Consent in question as students face the regulator
Harry McCay, BComm, LLB, Special Counsel, Avant Law
Thursday, 30 November 2023
We supported a number of medical students facing disciplinary proceedings after they examined an unconscious patient in the operating theatre. The examination was not part of the procedure but done under the direction from their supervising surgeon to demonstrate their skills for a particular part of their training.
Often, it’s a nurse or anaesthetist who makes the complaint, and in this case a nurse objected at the time of the examination but was overruled by the surgeon.
During disciplinary proceedings, students were asked why it didn’t occur to them that consent may not have been obtained, and why they didn’t ask more questions before complying with the supervisor’s instruction.
Consent is a challenging area of medico-legal law and doctors can struggle with it at any point in their careers. So, what are the consent issues you need to be aware of in the operating theatre?
All along you’ve been taught about the importance of consent
You are carefully instructed in your pre-clinical years about the importance of obtaining consent from patients before taking a history or performing an examination. You are taught to introduce yourself both by name and by role before asking permission to interact with a patient.
How do you apply this in the operating theatre with an unconscious patient?
Students must rely on hospital process and be comfortable that their supervisor has discussed with the patient that students may be present during their procedure. Students have to assume their supervisor has obtained specific permission for any examination by the student or involvement in the procedure in their consent discussions with the patient.
If it’s not a standard part of the procedure, you need consent
As treatment is provided by a team of people in public hospitals, it may well be that ordinary consent to undergo, for example, a laparoscopic procedure is sufficient to cover a student holding equipment or doing some part of the procedure.
The difficulty comes if you are directed to perform an examination which is not necessarily part of the treatment, but solely for you to learn a clinical skill.
While this has been accepted as part of a doctor’s training for over a century, because it’s not part of the operative procedure it’s not covered by standard consent.
If your clinical supervisor instructs you to examine a patient who is unconscious, a number of issues arise:
- you’re unable to get consent from the patient
- you don’t know what was discussed with the patient during the consent process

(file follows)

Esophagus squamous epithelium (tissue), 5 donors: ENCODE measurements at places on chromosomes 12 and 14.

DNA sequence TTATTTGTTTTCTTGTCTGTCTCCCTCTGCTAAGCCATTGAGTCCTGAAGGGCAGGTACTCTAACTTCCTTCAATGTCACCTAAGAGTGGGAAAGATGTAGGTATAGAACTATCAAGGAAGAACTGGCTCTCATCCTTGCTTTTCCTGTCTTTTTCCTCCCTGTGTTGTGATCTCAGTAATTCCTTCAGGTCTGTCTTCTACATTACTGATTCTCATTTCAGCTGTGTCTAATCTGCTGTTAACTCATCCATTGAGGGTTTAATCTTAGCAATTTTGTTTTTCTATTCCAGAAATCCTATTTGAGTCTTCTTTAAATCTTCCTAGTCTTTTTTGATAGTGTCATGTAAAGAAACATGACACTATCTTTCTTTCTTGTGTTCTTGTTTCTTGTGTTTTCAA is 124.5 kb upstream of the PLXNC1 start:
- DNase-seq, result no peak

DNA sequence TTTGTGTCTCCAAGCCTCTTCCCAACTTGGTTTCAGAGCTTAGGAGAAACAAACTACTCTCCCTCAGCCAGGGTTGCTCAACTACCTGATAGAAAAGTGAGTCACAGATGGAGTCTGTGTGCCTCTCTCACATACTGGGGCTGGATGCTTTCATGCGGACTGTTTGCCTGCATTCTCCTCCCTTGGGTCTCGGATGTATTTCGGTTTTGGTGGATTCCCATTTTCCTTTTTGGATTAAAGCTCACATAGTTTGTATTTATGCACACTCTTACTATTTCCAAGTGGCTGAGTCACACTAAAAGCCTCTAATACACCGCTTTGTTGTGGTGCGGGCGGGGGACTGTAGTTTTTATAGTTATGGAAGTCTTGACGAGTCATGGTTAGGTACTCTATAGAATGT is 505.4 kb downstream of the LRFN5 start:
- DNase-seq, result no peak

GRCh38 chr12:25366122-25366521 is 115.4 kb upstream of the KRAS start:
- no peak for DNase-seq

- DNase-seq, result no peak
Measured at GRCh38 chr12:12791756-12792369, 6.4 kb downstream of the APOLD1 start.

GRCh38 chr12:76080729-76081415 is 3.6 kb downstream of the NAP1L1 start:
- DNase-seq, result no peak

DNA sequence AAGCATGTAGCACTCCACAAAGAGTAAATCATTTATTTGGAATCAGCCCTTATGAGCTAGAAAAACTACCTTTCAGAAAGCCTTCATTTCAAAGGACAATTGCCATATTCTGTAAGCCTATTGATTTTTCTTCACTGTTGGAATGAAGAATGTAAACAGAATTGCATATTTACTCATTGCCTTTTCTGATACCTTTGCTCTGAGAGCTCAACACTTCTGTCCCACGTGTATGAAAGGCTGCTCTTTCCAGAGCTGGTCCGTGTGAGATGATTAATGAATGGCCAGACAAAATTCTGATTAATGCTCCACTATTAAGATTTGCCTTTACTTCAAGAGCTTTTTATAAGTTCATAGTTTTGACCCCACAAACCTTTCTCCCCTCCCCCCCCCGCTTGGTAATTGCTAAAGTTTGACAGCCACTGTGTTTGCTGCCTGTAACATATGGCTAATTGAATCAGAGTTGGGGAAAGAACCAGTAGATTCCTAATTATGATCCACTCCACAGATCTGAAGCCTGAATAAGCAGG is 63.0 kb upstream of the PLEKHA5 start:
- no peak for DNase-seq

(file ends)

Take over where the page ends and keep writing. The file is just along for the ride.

- a significant power imbalance exists between you and your supervisor
- you probably only have seconds to decide what to do.
Where do you stand?
It’s the university’s responsibility to ensure training supervisors don’t direct students to contravene the Medical Board of Australia’s Good medical practice: a code of conduct for doctors in Australia.
However, as a student you should be able to recognise a request where consent may not have been obtained and question this. Ultimately, it’s up to you to abide by the code.
Three things you can do:
- Familiarise yourself with our factsheet Consent essentials.
- Be willing to respectfully challenge an instruction which is at odds with your training.
- If you have any concerns, contact Avant for assistance and advice.
How Avant supports students in disciplinary proceedings
Avant has helped a number of student members with complaints regarding consent. We ensure they are treated fairly and argue that a their junior position in the theatre during training can make their ability to question or refuse, extremely difficult.
Medical students often ask us, ‘Why do I need insurance?’ This example is a very good reason why it pays – or not, since student membership with Avant is free.
IMPORTANT: This article is not comprehensive and does not constitute legal or medical advice. You should seek legal or other professional advice before relying on its content, and practise proper clinical decision making with regard to the individual circumstances. Persons implementing any recommendations contained in this article must exercise their own independent skill or judgement or seek appropriate professional advice relevant to their own particular practice. Compliance with any recommendations will not in any way guarantee discharge of the duty of care owed to patients and others coming into contact with the health professional or practice. Avant is not responsible to you or anyone else for any loss suffered in connection with the use of this information. Information is only current at the date initially published. © Avant Mutual Group Limited 2023